Feminist Review

, Volume 79, Issue 1, pp 182–185 | Cite as

Church and state education in revolutionary Mexico City

  • Stephanie Mitchell
Book Review

Patience A. Schell; University of Arizona Press, Tucson, AZ, 2003, £29.30, Hbk ISBN 0-816-52198-0

Many people wanted to change the world in 1920s post-revolutionary Mexico. Supporters and opponents of the Revolution alike held up visions of an ideal nation and set about earnestly to create it. Both saw education as the lever to move the mountain. What is new and important about this book is that it is the first to take on the task of examining three complicating issues to understanding early post-revolutionary education in Mexico. First, how divergent were the educational methods and goals of ostensibly opposing church and state political camps? Second, how much of what was printed in the official curricula of either was implemented in the classroom? Third, given that the overwhelming majority of teachers, volunteers, and (at least among adults) the students, were female, what was the role of gender?

In order to answer these questions, Schell examines the federal state schools but she also looks at municipal and, importantly, Catholic education. She contrasts their curricula and goes on to distinguish between these printed blueprints and what was really going on in the classroom. She examines primary education, but also vocational and adult schools, and extra-curricular educational initiatives sponsored both by the government and the Catholic Church. Finally, she never assumes that a single standard was applied to both sexes, whether they were teachers, children or adult learners. The study is necessarily limited, covering only the first decade after the Revolution and the capital city. Even so, it is the only work of its kind and as such is extremely useful to anyone interested in post-revolutionary Mexico, issues relating to state-building, church–state relations, or Latin American women's history.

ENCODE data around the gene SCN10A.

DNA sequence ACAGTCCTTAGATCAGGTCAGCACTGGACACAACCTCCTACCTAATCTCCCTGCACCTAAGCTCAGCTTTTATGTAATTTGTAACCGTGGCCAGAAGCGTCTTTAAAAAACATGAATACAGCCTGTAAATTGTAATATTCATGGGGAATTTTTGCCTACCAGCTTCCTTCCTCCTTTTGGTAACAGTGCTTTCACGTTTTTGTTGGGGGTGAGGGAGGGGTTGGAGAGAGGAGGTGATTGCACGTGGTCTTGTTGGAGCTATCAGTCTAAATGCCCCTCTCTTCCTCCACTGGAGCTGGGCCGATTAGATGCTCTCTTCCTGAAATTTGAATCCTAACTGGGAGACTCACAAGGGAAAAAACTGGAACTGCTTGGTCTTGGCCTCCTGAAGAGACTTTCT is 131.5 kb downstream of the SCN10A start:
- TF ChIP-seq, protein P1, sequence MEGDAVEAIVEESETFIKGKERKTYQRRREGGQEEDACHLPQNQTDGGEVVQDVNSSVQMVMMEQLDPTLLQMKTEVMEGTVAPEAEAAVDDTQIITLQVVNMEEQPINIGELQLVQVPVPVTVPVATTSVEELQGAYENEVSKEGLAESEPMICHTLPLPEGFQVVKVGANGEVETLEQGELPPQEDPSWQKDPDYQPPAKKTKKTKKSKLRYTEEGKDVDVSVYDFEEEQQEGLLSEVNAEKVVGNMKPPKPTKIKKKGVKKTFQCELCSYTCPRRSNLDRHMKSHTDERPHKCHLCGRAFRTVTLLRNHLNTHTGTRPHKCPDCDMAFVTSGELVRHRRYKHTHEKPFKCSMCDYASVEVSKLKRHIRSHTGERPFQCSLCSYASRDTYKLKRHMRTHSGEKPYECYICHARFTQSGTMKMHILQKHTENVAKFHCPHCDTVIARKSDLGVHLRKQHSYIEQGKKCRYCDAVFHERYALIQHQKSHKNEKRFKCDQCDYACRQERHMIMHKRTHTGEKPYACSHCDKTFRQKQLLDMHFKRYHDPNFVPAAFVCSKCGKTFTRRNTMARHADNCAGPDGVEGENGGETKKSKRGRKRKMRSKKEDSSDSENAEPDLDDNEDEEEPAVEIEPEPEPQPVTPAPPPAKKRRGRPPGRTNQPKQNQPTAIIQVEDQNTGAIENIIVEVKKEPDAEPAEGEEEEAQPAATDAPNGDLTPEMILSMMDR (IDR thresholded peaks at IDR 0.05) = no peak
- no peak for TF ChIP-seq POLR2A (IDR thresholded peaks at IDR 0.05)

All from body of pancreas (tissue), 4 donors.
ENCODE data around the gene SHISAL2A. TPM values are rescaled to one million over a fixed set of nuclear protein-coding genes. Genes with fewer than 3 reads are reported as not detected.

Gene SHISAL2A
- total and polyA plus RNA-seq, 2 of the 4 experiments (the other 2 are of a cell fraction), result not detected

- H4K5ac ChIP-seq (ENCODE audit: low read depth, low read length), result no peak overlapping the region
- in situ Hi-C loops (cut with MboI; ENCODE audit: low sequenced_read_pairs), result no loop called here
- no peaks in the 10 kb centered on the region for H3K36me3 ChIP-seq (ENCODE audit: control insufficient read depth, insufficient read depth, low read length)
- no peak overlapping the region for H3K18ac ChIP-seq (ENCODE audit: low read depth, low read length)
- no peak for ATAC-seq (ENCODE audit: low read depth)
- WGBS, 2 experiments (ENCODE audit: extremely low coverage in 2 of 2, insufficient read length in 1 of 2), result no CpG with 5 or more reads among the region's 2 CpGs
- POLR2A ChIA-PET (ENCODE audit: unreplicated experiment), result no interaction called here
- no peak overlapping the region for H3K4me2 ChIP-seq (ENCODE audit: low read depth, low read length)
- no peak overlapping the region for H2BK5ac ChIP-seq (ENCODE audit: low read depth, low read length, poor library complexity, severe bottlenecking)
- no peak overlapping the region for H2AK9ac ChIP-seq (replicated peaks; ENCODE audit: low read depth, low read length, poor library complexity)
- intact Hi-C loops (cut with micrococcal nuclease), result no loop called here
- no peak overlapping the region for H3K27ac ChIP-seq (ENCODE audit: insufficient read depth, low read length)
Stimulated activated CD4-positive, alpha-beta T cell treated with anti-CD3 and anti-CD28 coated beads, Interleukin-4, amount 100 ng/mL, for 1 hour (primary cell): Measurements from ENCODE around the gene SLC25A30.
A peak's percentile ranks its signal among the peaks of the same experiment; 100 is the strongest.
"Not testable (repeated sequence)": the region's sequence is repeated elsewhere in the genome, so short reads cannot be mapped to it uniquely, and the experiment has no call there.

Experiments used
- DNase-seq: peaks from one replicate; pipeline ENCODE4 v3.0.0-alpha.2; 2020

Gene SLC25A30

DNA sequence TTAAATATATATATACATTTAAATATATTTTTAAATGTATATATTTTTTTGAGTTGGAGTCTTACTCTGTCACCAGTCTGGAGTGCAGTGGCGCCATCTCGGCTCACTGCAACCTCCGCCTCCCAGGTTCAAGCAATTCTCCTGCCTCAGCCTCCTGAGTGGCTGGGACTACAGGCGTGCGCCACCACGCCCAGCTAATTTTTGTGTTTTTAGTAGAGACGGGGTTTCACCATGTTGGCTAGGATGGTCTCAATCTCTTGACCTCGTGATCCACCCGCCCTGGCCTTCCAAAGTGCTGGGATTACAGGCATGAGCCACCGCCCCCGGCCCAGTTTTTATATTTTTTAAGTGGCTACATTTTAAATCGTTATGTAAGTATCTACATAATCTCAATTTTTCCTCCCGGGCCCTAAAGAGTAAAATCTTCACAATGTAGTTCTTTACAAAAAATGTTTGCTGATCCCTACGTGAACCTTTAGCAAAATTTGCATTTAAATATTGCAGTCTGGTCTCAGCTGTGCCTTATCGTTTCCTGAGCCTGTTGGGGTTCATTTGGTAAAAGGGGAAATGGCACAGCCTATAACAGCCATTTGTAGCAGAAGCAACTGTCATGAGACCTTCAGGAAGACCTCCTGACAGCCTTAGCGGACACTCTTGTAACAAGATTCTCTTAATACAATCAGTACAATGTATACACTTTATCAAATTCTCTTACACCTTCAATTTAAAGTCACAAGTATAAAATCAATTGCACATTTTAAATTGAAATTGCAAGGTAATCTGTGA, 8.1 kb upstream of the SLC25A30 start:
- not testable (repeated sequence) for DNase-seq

Chapter One gives a quick tour of the relevant historical background. The revolutionary goal of using education to achieve a patriotic, industrious, hygienic and healthy population was in fact drawn from the model developed in the previous century. Education had been and continued to be a tool in the hands of the federal government to reduce the power both of the church and local leaders. The first chapter also traces the development, in the first years of the 20th century, of Catholic social (and political) action which, from the start, was dependent on women. Political Catholics, like members of the secular revolutionary movement, demanded effective suffrage, labour reform and social justice. It was not until the 1917 constitution was drafted that anticlericalism became an official part of the revolutionary programme; Zapata went into battle under the banner of the Virgin of Guadalupe. Even then, however, the bitter antipathy between the two factions that eventually emerged was not yet set in stone.

Chapters Two and Three look at primary and vocational education from the top-down perspective of curricular objectives for the major education providers in Mexico City: the municipality, the federal government and the church. Nationalism and morality were core themes to all three curricula. Catholic educators felt that Catholicism was such an entrenched element of the national consciousness that no version of nationalism was complete without religion at its core. They also routinely criticized secular schools as, at best, amoral, since they did not include religious instruction. They advised parents that only a Catholic education could ensure the moral health of their children, especially for girls.